For decades, residents of the Belair-Edison neighborhoo have been able to count on a couple of things.
They knew that if they walked along the 3400 block of Belair Road, most people they met would greet them by their first names.
They knew that they could get their best shoes quickly reheeled at David's Shoe Store.
And they knew they could count on the Savon grocery store to stock everything from Pepsi to kasha -- and deliver it to their homes if need be.
But a multialarm fire Monday night destroyed the neighborhood market, the shoe store and a newer furniture and appliance store, leaving many residents wondering what they will do without the friendly meeting places and where the elderly among them will shop.
"This was part of my life. I know Miss Jean and her son who owns [Savon's], and they're lovely people," Nicole Lanasa, 18, whose family has lived in the area for years, said yesterday. "To me it feels like a part of us is lost, too."
The fire, which apparently began with an electrical short, caused an estimated $1.8 million in damage, said Capt. Eugene Owens, a Fire Department investigator.
The building that housed the three stores sustained $1 million of the damage, he said. Damage to the contents was estimated at $500,000 at the market, $100,000 at the shoe store and $200,000 at Magic Rent to Own, the furniture-appliance business.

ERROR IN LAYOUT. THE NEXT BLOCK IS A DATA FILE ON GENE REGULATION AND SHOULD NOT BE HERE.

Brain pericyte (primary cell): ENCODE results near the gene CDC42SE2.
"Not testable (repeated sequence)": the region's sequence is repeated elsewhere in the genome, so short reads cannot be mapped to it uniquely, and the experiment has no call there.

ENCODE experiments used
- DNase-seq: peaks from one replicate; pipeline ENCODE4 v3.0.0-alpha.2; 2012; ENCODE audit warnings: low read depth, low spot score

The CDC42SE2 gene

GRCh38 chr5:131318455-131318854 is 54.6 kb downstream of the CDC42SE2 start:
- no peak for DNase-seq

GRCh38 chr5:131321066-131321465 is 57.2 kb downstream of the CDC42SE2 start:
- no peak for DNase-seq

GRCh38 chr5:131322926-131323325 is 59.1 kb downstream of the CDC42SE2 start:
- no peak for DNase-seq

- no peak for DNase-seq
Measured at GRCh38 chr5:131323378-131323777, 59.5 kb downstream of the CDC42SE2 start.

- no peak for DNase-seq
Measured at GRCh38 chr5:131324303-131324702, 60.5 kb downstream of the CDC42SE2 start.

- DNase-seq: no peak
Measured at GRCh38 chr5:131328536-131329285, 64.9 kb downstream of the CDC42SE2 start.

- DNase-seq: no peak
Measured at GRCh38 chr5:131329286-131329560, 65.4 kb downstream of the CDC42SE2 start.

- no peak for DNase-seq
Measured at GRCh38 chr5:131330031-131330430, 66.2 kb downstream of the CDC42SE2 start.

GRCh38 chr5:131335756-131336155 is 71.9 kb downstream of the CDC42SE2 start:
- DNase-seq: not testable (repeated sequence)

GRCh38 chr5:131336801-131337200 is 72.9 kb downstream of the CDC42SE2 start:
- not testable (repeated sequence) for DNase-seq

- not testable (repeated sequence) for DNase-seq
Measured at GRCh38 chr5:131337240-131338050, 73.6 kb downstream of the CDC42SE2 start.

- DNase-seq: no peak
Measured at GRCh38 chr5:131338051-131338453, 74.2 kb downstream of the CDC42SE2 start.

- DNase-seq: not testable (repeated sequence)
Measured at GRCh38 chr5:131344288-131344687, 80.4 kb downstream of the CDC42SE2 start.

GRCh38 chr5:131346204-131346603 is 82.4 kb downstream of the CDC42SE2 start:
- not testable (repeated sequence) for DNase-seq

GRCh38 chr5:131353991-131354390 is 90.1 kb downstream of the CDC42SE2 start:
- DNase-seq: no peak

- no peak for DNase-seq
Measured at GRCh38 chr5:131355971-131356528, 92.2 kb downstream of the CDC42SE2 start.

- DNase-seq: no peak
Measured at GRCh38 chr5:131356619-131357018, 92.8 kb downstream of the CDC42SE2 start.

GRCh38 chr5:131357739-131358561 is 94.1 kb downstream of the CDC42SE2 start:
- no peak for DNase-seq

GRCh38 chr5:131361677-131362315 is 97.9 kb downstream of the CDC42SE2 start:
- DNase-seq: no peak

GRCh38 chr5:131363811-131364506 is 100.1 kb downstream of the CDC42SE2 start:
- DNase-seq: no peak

The fire began in the ceiling with "high burning, where you have tremendous heat on steel beams, heat so intense it caused the beam to twist and fall away from the wall," Captain Owens said.
The day after the fire, saws buzzed and passers-by gaped as workmen boarded up the blackened storefronts.
"They were old friends. A lot of people are going to miss these places," said Jennie Assaro, who has lived in the neighborhood for 12 years, as she stood with her grandson and watched.
Savon's, which took phone orders and delivered goods to the elderly and housebound, will be particularly missed, neighbors said. The small market was founded in 1970 by Russian immigrant Chaim Gloger and his wife. Mr. Gloger died a year ago, and the family business was continued by his son, Herschel Gloger.
His father's philosophy was to stock "what the people wanted," Mr. Gloger said.
Because the neighborhood is populated by many people of Greek, Ukrainian, Russian and Polish heritage, the father took pleasure in stocking the store's shelves with dozens of varieties of olives and pastas.
Virginia Ridgwell, who uses a wheelchair to get around her rowhouse about a block from the stores, said she will now be dependent on neighbors to drive to stores for her. "This is a real loss in this neighborhood," she said.